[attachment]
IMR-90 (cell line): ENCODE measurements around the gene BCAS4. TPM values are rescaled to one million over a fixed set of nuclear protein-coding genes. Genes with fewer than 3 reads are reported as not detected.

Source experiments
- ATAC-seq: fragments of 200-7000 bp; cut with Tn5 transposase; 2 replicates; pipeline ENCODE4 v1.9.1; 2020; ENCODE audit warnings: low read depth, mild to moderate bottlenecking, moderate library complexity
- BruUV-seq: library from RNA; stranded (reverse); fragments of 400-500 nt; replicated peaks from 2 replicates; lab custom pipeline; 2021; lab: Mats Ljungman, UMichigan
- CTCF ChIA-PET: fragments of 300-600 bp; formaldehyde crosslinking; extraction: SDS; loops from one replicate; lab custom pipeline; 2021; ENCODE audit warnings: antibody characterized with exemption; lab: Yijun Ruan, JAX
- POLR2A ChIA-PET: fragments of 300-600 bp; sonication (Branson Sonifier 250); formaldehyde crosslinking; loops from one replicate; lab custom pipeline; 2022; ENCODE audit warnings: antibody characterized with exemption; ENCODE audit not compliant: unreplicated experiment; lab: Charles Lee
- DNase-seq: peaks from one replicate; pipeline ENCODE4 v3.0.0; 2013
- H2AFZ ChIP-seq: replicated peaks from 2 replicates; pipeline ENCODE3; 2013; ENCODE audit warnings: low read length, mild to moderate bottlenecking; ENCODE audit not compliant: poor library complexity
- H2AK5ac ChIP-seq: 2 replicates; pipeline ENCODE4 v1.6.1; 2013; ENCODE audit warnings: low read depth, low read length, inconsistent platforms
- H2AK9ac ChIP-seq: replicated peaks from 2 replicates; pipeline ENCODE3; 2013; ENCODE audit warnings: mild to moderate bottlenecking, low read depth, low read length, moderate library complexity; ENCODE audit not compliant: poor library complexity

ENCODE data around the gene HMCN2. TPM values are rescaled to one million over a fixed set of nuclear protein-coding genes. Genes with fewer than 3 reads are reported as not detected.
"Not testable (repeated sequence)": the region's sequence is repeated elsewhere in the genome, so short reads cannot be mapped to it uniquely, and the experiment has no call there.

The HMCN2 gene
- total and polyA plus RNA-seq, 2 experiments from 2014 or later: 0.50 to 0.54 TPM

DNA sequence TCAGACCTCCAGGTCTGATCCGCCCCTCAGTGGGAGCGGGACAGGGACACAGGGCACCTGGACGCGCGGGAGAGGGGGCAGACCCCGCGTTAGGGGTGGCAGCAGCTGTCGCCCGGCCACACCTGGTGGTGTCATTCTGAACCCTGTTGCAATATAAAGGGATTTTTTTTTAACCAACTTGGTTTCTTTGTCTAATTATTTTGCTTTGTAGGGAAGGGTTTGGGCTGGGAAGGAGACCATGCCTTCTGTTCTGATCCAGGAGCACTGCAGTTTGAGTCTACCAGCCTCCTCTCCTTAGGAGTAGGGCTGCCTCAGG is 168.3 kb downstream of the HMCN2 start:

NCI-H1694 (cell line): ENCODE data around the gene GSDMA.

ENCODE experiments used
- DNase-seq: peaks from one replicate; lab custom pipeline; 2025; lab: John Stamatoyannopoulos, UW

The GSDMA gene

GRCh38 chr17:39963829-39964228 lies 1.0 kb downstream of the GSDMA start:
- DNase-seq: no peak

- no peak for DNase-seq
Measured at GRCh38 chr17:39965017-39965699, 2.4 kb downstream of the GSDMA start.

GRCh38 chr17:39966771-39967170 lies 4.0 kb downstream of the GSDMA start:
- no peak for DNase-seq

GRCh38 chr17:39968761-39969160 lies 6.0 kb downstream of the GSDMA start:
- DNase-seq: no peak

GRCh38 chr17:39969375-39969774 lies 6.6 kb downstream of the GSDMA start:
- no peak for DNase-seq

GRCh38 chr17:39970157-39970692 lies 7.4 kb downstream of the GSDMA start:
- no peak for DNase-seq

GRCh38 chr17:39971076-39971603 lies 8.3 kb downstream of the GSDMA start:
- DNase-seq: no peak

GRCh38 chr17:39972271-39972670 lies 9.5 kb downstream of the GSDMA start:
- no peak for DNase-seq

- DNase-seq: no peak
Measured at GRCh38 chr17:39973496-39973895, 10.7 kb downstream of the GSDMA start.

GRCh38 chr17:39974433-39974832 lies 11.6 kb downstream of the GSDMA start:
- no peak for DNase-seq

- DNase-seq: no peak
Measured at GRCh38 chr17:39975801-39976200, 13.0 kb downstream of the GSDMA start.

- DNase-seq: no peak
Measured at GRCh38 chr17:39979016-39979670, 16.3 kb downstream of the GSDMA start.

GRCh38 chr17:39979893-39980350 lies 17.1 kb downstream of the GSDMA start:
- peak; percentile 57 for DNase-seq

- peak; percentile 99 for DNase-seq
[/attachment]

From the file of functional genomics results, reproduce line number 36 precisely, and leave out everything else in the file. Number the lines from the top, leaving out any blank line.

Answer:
- DNase-seq: no peak